First, we have to free ourselves from concepts that have failed. If that means coming up with new buzzwords to facilitate a needed paradigm shift I'm all for it. Those new ideas should be challenged, and if they don't survive the light of day dismiss them. Notably Jackson didn't provide any arguments to discredit the new concepts/buzz phrases beyond the trite warfare has always been complex. Yes it has, and the markets always cycles, it goes up and down, which is another truism that provides little practical knowledge to practitioners.

Ambiguous, hybrid warfare, or the four block war concept are place holders to address what may be new, or more likely what appears new. Hard to argue that the conflicts during WWII and the Cold War (Vietnam for example) were not hybrid wars, yet if the military has failed to understand this due to doctrine that has over simplified warfare into either irregular or traditional warfare then new buzz words/concepts may be needed to facilitate needed conceptual shift. Those conceptual changes should address the enduring nature of war that we have managed to oversimplify with our current doctrine.

At the end of the day, most doctrine writers become a bit enamored with their doctrine. They assume the title of expert, and are quite insulted when their doctrine is rejected in practice or theory. Nonetheless, their ideas should be continuously challenged, and like the rest of us, they shouldn't be allowed to defend their ideas by claiming the title expert, they actually need to defend the ideas they are pushing.

I'm torn between supporting Jackson's argument that concepts are oversimplified. We have seen evidence of that repeatedly, but on the other hand, the argument that a true master can explain complex concepts simply rings true. A sample of needless complexity in doctrine writing is the current Joint Pub on Information Operations where relatively simple ideas (though complex in practice) are lost in page after page of illogical writing. The reality is that joint doctrine is produced by consensus, a consensus that often results in a narrative that is difficult to follow. Adding to Jackson's argument, concepts are dumbed down, or lost entirely, in the doctrinal development process. Most complex ideas can be explained simply, but the complexity in practice still exists.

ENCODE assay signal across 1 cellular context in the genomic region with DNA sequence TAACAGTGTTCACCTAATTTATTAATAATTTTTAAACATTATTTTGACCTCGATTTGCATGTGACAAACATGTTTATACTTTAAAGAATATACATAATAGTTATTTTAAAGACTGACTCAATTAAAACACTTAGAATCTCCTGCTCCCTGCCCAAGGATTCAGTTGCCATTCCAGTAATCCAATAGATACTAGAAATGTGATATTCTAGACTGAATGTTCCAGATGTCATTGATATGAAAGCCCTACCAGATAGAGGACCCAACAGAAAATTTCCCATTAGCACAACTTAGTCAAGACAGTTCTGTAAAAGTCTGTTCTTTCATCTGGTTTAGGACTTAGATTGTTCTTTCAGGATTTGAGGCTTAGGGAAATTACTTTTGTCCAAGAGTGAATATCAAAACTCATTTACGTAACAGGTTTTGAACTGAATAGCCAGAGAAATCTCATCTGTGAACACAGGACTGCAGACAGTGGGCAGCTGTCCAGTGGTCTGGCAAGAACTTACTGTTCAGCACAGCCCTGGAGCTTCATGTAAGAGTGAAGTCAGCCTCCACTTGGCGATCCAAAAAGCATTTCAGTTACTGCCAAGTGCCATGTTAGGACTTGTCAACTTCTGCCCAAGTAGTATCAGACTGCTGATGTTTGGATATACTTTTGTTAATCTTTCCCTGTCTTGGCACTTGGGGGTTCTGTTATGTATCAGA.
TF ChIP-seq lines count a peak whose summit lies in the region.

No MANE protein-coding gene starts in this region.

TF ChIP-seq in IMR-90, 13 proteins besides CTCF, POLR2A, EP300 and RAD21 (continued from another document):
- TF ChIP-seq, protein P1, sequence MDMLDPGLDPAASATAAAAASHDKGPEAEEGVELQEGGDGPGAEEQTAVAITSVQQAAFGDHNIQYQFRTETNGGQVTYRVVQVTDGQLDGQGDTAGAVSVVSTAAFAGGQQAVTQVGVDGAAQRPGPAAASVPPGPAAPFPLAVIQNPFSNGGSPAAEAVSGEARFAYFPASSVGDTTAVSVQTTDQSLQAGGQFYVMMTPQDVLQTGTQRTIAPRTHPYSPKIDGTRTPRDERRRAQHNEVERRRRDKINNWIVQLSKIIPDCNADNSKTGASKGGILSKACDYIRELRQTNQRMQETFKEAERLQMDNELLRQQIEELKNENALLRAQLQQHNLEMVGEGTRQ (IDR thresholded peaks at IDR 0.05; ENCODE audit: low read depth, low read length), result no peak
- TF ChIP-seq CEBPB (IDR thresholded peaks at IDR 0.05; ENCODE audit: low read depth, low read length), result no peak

Tue, 12/02/2014 - 2:53am

In reply to by Sparapet

Most definitely spot on. Thanks for sending this our (SWJ) way. Dave D.


Mon, 12/01/2014 - 11:46am


Oh to be freed from the mental slavery of military "concepts". In the military, as in all government, the theorists and practitioners are one and the same. Alas, we don't do too well on the initial selection process of the practitioners, leaving the pool for future theorists very wide but very shallow. A wide pool tends to produce lots of volume. Even Sun Tzu and Clausewitz were practitioners first.

I prefer to think of war theorizing as having two flavors. The technical and the political. The technical is mentally easy but resource/skill intensive. The political is the opposite. To extend the analogy, blending the flavors in different proportions gives you different complex flavors, some more palatable to some populations than others.

Technical concepts lend themselves to discreet concepts that are testable experimentally and then engineer-able, though they can be often complicated, requiring significant expertise. Political concepts are not engineer-able and they are not testable experimentally. In other words, you need to do it to see if it would work, and then do it again to see if it would work the next time, and then do it again to see if it would still work. Such is the nature of complex systems, of which humanity is one, and warfare the most grave of its emergent properties. When a technical concept is applied to a complex system we get "X warfare" and "elements of Y domain" and "Z-centric operations". All mentally easy efforts to apply a discreet, testable, and engineer-able framework to the problem set of manipulating a complex system...aka politics, of which warfare is a part, according to one prominent German.

Now, there are ways to simplify complex human systems and reduce them to technical problems...nukes, concentration camps, and genocide are a few such technically demanding but mentally simple options. But if one is not willing to simplify the equation for whatever moral or historical reason, then one is faced with what is still a complex system requiring a political solution, albeit an occasionally violent one.

No wonder then that a society with overabundance of resources and a shallow mental pool produces so many technical solutions, even to political problems. Let's call this complex flavor "bland".